So much so that her running became an unhealthy concern. Between travelling for meets, training, and keeping up with her school work, Jacqueline wore herself thin and ended up in the hospital for almost two months. A combination of mono, a respiratory infection, and ruptured spleen (among other complications), meant Jacqueline was out of school for a total of four months and was left with permanent lung damage. 

Despite the hardships of her childhood, by age 18, Jacqueline was working on her B.S. in Exercise Science at Plymouth State University. Tensions were high with her mother once again, and Jacqueline decided to live solely with her father on school breaks. On her last trip home to pack up her belongings, the six-year stint without physical abuse ended. 

“At that time, she went to punch me in the face and I turned my shoulder,” says Jacqueline. “She ended up hitting my back, not my face.” Without being able to finish packing, Jacqueline was thrown down the stairs and left her mother’s for good. “I grabbed nothing. I had nothing on me. And that was it,” she says.  

“The emotion behind the physical is worse. A punch is a punch. The black and blue goes away, but it’s the emotional abuse that stays with me forever,” says Jacqueline.

The abuse followed Jacqueline relentlessly as she experienced a new form in a relationship that same year. Her boyfriend (who she had not been sexually involved with) drugged and sexually assaulted her during a visit to his college. “I can only remember all the details leading up to it,” says Jacqueline. “But the next day it was very clear that was what happened.”

Through it all, exercise continued to be Jacqueline’s outlet. She graduated, moved across the country to Miami, and began building a successful career as a personal trainer and fitness instructor. By age 34 and multiple toxic relationships later, Jacqueline was accustomed to the contrast of her energetic work life and her draining personal life.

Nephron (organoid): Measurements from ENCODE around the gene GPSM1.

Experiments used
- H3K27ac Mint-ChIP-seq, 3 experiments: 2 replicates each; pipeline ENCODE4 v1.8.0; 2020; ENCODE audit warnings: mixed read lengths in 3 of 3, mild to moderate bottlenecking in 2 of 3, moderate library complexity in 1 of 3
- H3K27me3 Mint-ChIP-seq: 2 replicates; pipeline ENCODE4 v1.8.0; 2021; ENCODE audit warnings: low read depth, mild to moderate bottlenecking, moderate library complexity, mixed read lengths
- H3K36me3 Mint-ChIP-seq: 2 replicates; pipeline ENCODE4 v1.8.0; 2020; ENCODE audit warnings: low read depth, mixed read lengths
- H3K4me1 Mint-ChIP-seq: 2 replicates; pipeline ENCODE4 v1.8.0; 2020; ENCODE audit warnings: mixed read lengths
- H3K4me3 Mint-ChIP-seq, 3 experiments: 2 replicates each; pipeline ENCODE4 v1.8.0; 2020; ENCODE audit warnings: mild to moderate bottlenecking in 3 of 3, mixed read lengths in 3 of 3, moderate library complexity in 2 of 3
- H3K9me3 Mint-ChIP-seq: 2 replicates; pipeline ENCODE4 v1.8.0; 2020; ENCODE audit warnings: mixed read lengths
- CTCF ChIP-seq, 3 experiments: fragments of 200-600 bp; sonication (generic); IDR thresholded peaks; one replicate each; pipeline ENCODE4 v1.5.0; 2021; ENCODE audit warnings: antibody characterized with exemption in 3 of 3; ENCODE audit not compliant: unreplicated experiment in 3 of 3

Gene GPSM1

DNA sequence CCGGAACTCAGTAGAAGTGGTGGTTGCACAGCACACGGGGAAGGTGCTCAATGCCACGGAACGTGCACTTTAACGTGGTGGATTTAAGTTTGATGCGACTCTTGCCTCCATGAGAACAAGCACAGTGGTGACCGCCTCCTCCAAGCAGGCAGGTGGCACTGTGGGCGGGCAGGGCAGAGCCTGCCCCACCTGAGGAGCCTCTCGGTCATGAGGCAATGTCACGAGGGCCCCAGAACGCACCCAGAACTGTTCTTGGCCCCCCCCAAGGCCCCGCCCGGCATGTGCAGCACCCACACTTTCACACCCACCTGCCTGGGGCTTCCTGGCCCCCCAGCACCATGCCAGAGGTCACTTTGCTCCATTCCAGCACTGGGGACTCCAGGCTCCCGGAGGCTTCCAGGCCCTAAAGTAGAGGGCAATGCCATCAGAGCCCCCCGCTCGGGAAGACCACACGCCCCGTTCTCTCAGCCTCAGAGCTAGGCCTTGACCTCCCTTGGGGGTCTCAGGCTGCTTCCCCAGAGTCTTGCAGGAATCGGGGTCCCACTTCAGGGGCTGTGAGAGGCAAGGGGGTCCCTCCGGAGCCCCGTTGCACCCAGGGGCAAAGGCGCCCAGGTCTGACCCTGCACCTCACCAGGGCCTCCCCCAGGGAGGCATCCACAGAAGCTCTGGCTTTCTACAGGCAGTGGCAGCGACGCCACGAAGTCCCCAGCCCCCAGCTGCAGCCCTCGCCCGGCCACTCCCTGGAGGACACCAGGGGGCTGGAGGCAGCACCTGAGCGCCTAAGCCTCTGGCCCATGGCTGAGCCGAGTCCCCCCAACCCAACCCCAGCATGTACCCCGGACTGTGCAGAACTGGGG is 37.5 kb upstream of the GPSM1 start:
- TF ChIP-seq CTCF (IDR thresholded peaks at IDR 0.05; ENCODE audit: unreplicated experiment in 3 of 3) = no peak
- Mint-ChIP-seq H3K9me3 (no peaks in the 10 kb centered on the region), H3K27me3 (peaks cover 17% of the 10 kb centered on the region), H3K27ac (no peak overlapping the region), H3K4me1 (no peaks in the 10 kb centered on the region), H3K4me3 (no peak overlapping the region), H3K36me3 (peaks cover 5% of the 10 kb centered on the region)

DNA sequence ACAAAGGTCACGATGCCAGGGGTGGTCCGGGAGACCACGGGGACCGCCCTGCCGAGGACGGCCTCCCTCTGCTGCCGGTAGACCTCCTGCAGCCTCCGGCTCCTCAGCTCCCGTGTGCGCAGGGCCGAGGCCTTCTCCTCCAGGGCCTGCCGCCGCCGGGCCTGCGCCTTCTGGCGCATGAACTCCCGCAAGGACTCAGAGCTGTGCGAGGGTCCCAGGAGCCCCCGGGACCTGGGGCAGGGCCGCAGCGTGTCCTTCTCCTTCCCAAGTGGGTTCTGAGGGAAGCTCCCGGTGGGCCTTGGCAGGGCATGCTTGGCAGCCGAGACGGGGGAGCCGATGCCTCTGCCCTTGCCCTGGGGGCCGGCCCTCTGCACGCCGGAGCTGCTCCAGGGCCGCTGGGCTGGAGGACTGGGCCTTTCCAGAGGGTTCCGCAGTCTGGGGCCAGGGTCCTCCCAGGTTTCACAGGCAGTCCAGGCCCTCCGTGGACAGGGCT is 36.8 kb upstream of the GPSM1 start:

With the help of her father and fitness mentor, Marc, Jacqueline came to a pivotal realization: “I was the common denominator.”  She decided to remove herself from the situation, focus on herself, and join some of her clients on their hike of Mount Kilimanjaro. 

Jacqueline with her mentor and owner of Anatomy, Marc Megna.

At the summit of Mt. Kilimanjaro in Tanzania, Africa in 2018 after a 15-hour climb.

Living below sea level in Miami, then summiting 19,341 ft on one of the Seven Summits was no easy feat—even for someone as fit and determined as Jacqueline. With three hours left to go in the six-day climb, Jacqueline’s pulse oxygen dropped below 60 and she blacked out. Along with extreme conditions, she was battling the limitations of her damaged lungs. “I was brushing my limit’s end,” she says. 

When she came back to consciousness, her guide asked her a simple question that would put a spotlight on her unwavering determination: “Do you want to quit?” When Jacqueline responded “No,” he simply said to stop crying and get up. “It was the right coaching that I needed. It was what he said that got me up, and I was able to summit,” she says. “And that’s why I love what I do as a coach.”

Today, Jacqueline takes that love of coaching in full stride as director of group fitness at Anatomy as she actively builds safe online and in-person fitness communities. Along with recently coaching for Sports Illustrated’s swimsuit model search, Jacqueline is sought out by brands of the likes of FITBENCH and Isopure. Any free time she has is dedicated to training to complete the Seven Summits—Jacqueline plans to summit Mount Aconcagua later this year. 

Despite the hurdles,  Jacqueline continues to sprint through life bringing joy to as many people through fitness as possible—strangers included. “People never knew what I was going home to,” Jacqueline says of her childhood. “You never know what people go through in their day. So kill them with kindness—that might be the only love they are going to get that day.”
Mikaila Kukurudza
Mikaila is a Toronto-based writer, photographer, and fitness enthusiast. Follow her at @mikailakukurudza